Diabetes Mellitus is a chronic condition caused by a complete (as in Type 1 diabetes) or relative lack of insulin (as in Type 2). This causes high blood glucose (sugar) levels and requires management using a combination of healthy eating, regular exercise and weight loss (if required). Not everyone diagnosed with diabetes needs to lose weight but awareness of the importance of a healthy lifestyle and any changes needed, will help to manage this condition and reduce other risk factors such as heart disease while improving long-term health.
In healthy people, glucose is taken up efficiently by body cells. When we eat, carbohydrates from food are broken down into glucose. Once the digestive system releases it into the bloodstream, the glucose is available to all of the body's cells. Glucose is the main source of energy, so when glucose levels drop below normal, our ability to function mentally becomes impaired - you might feel spaced out and lose your ability to concentrate.
Excess glucose is stored in the liver as glycogen and also in the muscles for later use. The pancreas secretes a hormone called insulin whenever a surge of glucose hits the bloodstream. Insulin helps the body's cells to take up the glucose where it's used for immediate energy. Insulin also helps with the conversion of glucose into glycogen for future use. These actions lower blood glucose levels.
Classification or Types of diabetes includes the following:
Impaired Glucose Tolerance (otherwise known as Pre-Diabetes):
This may occur prior to the diagnosis of diabetes being made but may also be found in people whose blood glucose levels are higher than desired, but who never develop diabetes. Normal blood glucose levels are 3.5 to 7.8 mmol/L so if glucose levels exceed the upper level, impaired glucose tolerance is diagnosed.
Type 1 Diabetes:
T1 is an auto-immune condition caused by the body's immune system destroying the insulin producing cells in the pancreas. These are called Beta cells and this leads to a complete depletion of insulin.
Type 2 Diabetes:
T2 occurs when high blood glucose levels occur due to insulin resistance. This is often triggered by poor health i.e. a heart attack or stroke, steroid use, ongoing major stressors, depression, or poor lifestyle - including obesity, and lack of exercise.
This type of diabetes occurs in pregnancy. At 26-28 weeks an Oral Glucose Tolerance Test is done on all women.
As diabetes is a chronic condition, it requires lifelong management. There are several lifestyle behaviours which are modifiable and assist in the management of diabetes. These include:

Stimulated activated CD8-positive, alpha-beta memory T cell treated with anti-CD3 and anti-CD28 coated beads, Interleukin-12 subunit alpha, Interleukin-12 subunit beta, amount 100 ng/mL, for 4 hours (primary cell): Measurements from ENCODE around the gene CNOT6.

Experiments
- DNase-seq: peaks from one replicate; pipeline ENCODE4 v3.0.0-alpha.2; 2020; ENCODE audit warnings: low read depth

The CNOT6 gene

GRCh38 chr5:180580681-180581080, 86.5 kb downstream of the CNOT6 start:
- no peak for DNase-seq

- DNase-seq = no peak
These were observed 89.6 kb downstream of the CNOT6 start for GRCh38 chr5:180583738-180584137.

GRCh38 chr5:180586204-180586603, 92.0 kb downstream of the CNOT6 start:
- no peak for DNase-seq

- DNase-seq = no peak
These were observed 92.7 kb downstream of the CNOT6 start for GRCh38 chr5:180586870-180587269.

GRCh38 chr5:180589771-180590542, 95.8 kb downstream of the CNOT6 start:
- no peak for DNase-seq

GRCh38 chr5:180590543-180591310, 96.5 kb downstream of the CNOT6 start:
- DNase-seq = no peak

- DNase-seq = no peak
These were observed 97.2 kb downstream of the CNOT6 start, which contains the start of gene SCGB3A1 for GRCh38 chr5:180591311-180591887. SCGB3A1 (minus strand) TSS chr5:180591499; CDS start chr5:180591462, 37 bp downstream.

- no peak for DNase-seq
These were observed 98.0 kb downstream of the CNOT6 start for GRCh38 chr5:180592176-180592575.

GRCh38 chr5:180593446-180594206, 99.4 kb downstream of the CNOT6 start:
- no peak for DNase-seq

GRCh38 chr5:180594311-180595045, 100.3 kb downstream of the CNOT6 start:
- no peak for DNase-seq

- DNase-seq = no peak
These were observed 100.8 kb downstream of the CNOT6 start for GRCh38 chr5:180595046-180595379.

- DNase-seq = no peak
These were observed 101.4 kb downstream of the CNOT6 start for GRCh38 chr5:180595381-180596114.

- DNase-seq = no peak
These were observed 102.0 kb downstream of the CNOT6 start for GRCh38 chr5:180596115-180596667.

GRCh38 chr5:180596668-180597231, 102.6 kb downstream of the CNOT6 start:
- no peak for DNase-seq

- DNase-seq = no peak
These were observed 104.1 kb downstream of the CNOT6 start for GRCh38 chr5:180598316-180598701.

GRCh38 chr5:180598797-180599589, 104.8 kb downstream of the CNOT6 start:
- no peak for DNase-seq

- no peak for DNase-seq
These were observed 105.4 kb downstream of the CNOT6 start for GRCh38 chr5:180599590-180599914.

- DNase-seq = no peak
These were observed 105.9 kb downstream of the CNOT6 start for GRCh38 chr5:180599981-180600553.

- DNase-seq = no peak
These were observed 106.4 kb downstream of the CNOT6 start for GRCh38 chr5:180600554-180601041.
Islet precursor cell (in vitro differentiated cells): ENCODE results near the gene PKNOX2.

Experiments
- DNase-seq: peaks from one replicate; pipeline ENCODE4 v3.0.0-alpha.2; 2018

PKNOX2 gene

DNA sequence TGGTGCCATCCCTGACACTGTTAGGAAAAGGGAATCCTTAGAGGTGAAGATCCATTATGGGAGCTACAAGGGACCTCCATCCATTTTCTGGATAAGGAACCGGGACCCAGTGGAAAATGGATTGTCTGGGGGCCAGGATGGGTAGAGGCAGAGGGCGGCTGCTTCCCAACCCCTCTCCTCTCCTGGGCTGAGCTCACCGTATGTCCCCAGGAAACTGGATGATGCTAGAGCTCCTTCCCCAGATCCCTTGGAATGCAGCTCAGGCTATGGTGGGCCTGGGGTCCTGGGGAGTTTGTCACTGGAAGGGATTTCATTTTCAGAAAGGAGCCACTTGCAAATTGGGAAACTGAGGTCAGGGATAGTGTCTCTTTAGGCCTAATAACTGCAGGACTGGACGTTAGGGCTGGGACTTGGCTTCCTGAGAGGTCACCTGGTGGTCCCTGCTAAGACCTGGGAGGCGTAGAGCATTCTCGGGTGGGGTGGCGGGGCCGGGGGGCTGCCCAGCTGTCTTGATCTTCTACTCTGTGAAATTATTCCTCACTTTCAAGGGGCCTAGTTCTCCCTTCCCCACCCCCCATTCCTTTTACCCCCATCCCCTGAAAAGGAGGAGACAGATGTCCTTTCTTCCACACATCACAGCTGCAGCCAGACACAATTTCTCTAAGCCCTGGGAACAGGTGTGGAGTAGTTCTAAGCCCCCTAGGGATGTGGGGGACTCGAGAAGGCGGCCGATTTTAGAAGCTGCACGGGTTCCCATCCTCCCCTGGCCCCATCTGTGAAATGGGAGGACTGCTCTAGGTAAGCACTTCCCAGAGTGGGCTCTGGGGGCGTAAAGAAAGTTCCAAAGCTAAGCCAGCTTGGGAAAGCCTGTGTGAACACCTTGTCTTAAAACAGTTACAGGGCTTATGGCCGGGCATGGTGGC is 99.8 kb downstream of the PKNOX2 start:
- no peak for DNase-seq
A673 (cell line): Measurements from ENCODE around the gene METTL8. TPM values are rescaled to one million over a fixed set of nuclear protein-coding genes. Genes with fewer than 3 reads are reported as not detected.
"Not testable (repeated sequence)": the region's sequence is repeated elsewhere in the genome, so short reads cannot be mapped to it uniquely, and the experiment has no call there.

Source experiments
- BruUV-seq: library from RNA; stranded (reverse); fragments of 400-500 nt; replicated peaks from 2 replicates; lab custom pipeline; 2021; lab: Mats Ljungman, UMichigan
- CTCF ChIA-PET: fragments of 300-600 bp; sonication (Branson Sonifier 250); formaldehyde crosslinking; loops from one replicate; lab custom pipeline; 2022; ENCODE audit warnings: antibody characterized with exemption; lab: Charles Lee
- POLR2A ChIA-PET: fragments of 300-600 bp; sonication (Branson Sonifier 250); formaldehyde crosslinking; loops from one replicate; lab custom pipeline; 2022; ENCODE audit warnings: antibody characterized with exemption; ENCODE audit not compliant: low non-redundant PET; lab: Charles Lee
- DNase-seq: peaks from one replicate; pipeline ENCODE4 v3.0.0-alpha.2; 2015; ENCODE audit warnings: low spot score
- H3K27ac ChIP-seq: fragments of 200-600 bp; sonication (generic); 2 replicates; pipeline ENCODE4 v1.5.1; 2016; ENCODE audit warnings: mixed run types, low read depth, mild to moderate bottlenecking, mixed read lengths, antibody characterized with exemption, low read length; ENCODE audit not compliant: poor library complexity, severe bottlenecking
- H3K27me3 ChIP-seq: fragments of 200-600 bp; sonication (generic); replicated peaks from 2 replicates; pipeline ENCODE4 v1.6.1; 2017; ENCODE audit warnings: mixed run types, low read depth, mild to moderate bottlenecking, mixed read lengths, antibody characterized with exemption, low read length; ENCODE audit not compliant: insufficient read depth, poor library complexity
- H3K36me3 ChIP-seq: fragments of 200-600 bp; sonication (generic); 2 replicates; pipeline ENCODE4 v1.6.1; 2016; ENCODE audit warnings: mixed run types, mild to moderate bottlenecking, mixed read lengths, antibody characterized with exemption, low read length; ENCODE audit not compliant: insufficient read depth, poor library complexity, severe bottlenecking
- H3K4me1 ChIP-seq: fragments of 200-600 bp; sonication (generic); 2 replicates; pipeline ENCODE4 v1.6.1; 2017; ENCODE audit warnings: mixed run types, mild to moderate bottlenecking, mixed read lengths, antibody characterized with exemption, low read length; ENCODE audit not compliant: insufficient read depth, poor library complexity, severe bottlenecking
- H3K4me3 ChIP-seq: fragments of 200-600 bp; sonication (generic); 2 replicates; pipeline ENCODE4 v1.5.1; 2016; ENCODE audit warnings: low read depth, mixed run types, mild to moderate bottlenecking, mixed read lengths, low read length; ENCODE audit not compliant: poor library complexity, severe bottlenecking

• healthy eating
• regular physical activity
• and, where required, medication. In Type 1 diabetes, insulin treatment is commenced at diagnosis.
As well as the difficulty of receiving a diagnosis of diabetes mellitus for yourself or a loved one, people may also experience a degree of judgement and stigma around the diagnosis. Talking with a sensitive diabetes educator is going to help manage your feelings and start to provide informed choices for you and those close to you.
Denial, grief, shock and a degree of trauma are common and normal responses to receiving a diagnosis of a chronic condition and it is very important that education and support is made available as soon as possible to reduce the impact of the diagnosis and to assist with coping and managing the disease.
The diagnosis of diabetes can cause many feelings and responses depending on who in your family is diagnosed, the type of diabetes and past experiences with people you have known who developed diabetes. Often, Type 1 diabetes is diagnosed in young children and so their parents often experience the trauma and emotional responses as much, if not more than the child who still may not have a comprehension of the impact it could have on their lives.
Feelings following diagnosis may include but are not restricted to denial, grieving over the loss of your health or changes to your lifestyle, anger, frustration, a sense of failure, anxiety and fear. For anyone living with a chronic condition, risk of the development of depression and anxiety increases due to the chronicity of the illness.
Many people in the community believe that Type 2 diabetes is totally avoidable but in fact, while this type of diabetes is closely associated with lifestyle choices, a family history of diabetes is a contributing factor and increases your chances of developing diabetes.
Prompt referral to Diabetes Education services is essential in a timely manner to ensure active management is facilitated. Your doctor and diabetes educator will ensure that all of your physical and emotional needs are met by referring to appropriate external services including mental health services, if required.
Ann trained at the Royal Melbourne Hospital and following her training worked at the Royal Children's Hospital in 1976 where her connection with Type 1 diabetes began. She has been in Diabetes Education since this time. Ann is a founding member of the Australian Diabetes Educators Association and an honorary life member. Ann was awarded the JDRF "Diabetes Educator of the Year for Impact and Relationships " in 2011, Diabetes Educator of the year, Victoria 2016 and Australian Diabetes Educator of the Year 2016. Ann is a Credentialed Diabetes who works in her own practice in Warrnambool and who describes herself as a psychologically sensitive practitioner, which she certainly is. You can contact Ann through her Facebook page AMCON Diabetes Management Services.